(This post originally appeared here.)
I’ve lived out of the United States and in Eastern Europe for nearly two years now. Despite this, there are some things that seem so simple in nature that I simply cannot fathom. The reason for this? The things that were such a part of my childhood are seemingly nonexistent in my home country, but seem to be reasonably alive and well in other parts of the world.
Allow me to illustrate my point.
I’m about to move into a new apartment. For the first time, I’ve picked a place a bit out of the very city center. My logistics will suffer slightly, but I’ll also have quite a bit more peace and quiet (less British stag parties stumbling through my street).
The first day when I signed my reservation agreement, I walked by one of the many public parks in the area. I saw a basketball court, and instantly looked forward to being able to shoot around a bit when the weather got nicer.
But then, I was hit by disappointment. There were throngs of children on the playground next door to the court. I instantly assumed by the number of them, plus the gate around the area, that it was a schoolyard. I’m not joking — on a random Monday afternoon with temperatures in the low 30s, there must have been 40 children all screaming and playing on the playground.
A week later (the day I’m penning this), I walked by the park again on my way to one of my favorite coffee shops in the neighborhood. It was much quieter today, as it’s a brisk 18 degrees Fahrenheit day here in Europe, so the playground was a bit more empty. Well, this time I ventured closer to the park, and, low and behold, it’s actually a completely public space to use.
Now, you might be thinking—big deal. But, let me pose you this question:
How Often Do You See This In America?
The answer, based off of recent experience — not much. When I visited my parents in California over the winter, the weather was consistently in the 60s. I drove or walked by the local park, which has basketball courts, baseball fields, and way more amenities than this Eastern Europe park, every day I was there (three weeks).
Do you know how many kids I saw running around in that park? Throughout the three weeks, probably less than I saw total in that one afternoon last week.
When I was a kid, it was a given. The parks and playgrounds were always full. We played silly games on the playground, played pickup basketball/football/whatever we could get on hands on, and spent as much time as we could outdoors when the weather permitted. And we had the freedom to do so. As long as we stayed within the general confines of the neighborhood, our parents allowed us free reign to do what we wanted provided we checked in when needed.
Obviously, my sample size of this is small. It’s constricted to just the one park in the neighborhood I grew up in. But, from what I hear, this is what the deal is these days. Kids who are 8 years old would rather stay in and play on their iPads than actually go outside and throw a ball around. My fellow ROK colleague Quintius Curtius recently tweeted:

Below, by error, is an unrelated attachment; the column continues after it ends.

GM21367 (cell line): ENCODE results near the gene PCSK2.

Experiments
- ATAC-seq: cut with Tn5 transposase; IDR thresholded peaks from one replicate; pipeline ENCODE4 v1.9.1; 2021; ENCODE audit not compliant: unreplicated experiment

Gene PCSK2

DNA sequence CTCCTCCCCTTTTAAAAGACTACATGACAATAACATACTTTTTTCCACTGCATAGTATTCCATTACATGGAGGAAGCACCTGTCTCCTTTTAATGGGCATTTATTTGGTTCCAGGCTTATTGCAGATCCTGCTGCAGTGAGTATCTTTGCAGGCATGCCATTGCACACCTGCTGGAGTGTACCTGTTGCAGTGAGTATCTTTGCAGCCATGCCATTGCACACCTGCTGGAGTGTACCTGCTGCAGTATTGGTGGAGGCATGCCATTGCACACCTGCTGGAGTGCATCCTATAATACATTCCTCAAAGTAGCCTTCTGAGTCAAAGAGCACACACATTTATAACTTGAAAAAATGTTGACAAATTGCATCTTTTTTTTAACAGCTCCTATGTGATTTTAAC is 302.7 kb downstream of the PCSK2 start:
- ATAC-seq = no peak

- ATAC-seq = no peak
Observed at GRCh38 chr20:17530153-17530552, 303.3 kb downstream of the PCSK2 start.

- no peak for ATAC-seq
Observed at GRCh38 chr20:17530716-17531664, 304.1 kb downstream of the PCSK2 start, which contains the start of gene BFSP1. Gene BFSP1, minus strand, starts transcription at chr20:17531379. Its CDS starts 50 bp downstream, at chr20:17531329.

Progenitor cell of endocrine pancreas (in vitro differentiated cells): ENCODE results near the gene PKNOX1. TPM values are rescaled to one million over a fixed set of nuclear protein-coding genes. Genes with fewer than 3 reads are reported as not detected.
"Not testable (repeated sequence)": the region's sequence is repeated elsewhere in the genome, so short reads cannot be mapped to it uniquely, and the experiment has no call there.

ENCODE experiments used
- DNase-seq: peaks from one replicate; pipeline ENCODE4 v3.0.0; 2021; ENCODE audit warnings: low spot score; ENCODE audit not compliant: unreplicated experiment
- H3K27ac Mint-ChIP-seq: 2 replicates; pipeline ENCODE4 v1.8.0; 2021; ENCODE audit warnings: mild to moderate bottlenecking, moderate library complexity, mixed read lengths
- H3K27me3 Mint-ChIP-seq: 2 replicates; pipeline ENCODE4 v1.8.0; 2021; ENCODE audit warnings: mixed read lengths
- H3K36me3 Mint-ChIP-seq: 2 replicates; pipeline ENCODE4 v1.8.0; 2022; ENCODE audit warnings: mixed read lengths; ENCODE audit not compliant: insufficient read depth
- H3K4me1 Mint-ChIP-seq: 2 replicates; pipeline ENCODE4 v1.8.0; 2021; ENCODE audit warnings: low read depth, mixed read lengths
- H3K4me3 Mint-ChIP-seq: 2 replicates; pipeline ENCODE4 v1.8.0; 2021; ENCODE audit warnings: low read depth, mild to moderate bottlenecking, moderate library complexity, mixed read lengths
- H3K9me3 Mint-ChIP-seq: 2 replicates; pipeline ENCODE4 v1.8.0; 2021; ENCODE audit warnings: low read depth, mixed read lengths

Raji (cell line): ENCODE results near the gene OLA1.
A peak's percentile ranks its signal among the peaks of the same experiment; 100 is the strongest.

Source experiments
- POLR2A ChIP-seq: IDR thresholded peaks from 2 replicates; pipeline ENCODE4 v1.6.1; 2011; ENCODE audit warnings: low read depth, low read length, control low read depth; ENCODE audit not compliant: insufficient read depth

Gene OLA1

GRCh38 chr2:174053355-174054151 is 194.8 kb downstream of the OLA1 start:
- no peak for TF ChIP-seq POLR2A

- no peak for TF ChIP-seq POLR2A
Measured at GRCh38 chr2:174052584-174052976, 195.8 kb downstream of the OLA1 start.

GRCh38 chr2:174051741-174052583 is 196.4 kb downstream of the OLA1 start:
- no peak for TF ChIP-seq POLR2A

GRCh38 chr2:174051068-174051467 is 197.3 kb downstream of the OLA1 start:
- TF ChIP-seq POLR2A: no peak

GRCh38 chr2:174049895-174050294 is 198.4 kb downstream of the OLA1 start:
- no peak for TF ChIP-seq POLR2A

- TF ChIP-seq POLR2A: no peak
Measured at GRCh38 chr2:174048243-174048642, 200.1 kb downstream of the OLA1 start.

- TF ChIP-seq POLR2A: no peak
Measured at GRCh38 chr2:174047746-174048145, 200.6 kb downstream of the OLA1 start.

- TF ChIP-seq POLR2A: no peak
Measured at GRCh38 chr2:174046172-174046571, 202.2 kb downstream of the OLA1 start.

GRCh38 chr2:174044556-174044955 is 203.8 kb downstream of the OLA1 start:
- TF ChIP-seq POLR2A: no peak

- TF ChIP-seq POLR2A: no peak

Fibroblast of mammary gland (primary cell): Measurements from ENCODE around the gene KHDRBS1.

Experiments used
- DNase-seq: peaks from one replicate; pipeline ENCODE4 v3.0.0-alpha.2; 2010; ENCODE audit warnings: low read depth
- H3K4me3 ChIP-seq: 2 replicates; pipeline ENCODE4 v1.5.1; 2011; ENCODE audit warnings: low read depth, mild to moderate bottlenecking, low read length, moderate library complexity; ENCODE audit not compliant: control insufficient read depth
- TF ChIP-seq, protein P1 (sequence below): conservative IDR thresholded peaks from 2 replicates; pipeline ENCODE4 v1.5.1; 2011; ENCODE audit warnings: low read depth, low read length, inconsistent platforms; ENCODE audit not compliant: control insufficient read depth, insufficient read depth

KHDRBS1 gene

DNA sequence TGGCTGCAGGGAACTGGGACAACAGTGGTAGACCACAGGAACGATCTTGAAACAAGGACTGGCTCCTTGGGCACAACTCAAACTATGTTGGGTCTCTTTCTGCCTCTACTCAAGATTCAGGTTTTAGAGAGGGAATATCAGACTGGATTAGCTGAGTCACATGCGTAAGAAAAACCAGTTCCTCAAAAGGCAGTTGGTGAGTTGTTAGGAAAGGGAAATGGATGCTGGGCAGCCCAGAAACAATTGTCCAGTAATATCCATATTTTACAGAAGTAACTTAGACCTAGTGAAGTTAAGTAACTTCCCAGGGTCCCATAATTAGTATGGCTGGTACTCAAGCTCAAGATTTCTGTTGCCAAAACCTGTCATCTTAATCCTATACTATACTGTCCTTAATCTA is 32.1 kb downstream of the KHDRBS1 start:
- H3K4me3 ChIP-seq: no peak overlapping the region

These days, if you gave a kid a baseball to throw, he’d probably:
1. Not know what it is.
2. Ask if there is an app for it.
3. Say he’s “feeling tired and listless.”
4. Ask if the baseball is organic.
5. Laugh at you and go back to his video games.
6. Report you for abuse
— Quintus Curtius (@QuintusCurtius) February 20, 2018
Now, It May Not Be This Forever
I was having a discussion with a British friend recently, and he was asking about the state of girls out in Eastern Europe. While I hesitate to throw blanket statements on entire countries, much less entire chunks of continents—-the simple fact of the matter is that nobody knows.
The EE playground might become a barren wasteland as the next generation of children decide that playing on their tablets is more exciting than climbing on a jungle gym.
As for the girls?
Right now, the girls who are on the young side of things in Eastern Europe at least grew up without smartphones. That is rapidly changing. A girl who has her first smartphone at age 22 versus 12 is going to be a drastically different person. The girls who will be becoming of age in a few years in this part of the world may have very similar attitudes that Western girls have exhibited in the last decade.
And, more to the point, there is a shocking number of girls in these countries that are simply dreaming of a better life abroad in places like London and New York because of smartphones. It’s globalized hypergamy now. While many people argue that we live in the best time ever, it does come with it’s pitfalls. There is just no way to predict what it means now that dating is completely global in nature. There will definitely be some downsides to the local men in less developed countries as their women begin to pursue men who are higher up on the food chain.
But For Now, I’ll Enjoy This
I won’t try to predict how the world will turn out, or what the exact state of an Eastern European country will be in the coming years. I won’t claim to have a solution to the Tablet Toddler phenomenon that seems to have completely overruled America—now a land where children would rather play with a random iPad app instead of going outside and playing catch.
And for now, I’ll just enjoy what I can here. Even if it’s something as simple as a sunny day shooting hoops, while the kids run around on the playground—making me nostalgic about a time that isn’t coming back.
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